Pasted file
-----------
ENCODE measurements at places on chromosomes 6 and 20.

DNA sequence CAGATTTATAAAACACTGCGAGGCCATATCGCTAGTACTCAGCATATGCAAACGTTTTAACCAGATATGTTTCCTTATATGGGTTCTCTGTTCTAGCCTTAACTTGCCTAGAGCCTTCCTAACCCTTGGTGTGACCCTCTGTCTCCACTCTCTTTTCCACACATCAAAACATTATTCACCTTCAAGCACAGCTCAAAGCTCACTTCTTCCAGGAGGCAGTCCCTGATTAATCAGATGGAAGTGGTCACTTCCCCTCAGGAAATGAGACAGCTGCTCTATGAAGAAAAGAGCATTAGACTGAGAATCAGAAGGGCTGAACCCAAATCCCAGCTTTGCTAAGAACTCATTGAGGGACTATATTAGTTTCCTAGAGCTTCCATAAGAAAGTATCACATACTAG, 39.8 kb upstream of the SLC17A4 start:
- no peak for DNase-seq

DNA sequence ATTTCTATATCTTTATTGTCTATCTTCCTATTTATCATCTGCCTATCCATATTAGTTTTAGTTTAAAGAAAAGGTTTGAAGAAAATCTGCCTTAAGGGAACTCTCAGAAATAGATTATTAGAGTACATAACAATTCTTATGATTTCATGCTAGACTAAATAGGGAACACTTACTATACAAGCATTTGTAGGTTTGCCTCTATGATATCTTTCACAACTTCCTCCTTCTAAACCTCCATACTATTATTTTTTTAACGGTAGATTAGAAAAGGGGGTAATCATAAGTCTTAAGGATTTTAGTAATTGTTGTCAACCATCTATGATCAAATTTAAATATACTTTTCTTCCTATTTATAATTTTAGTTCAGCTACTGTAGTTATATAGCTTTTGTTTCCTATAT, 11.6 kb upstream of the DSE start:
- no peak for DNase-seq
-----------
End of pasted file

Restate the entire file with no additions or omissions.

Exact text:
ENCODE measurements at places on chromosomes 6 and 20.

DNA sequence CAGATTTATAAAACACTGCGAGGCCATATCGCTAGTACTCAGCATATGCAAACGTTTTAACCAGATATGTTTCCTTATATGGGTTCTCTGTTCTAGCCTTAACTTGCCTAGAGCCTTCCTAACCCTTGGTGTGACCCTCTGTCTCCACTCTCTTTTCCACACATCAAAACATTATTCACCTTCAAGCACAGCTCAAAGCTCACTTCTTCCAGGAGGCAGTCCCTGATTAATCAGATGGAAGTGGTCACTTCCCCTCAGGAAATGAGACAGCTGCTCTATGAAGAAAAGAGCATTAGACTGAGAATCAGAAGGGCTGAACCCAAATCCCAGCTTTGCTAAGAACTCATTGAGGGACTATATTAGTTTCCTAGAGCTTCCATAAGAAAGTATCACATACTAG, 39.8 kb upstream of the SLC17A4 start:
- no peak for DNase-seq

DNA sequence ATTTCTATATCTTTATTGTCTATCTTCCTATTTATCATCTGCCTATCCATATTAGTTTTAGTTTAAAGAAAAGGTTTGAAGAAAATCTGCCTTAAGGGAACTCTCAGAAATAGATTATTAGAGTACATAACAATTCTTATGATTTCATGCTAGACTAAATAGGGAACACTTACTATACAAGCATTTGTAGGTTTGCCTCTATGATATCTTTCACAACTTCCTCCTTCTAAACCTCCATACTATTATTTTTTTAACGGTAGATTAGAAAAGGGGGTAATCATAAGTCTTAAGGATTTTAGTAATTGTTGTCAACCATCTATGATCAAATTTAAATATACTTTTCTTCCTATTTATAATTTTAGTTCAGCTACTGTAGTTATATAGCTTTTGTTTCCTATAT, 11.6 kb upstream of the DSE start:
- no peak for DNase-seq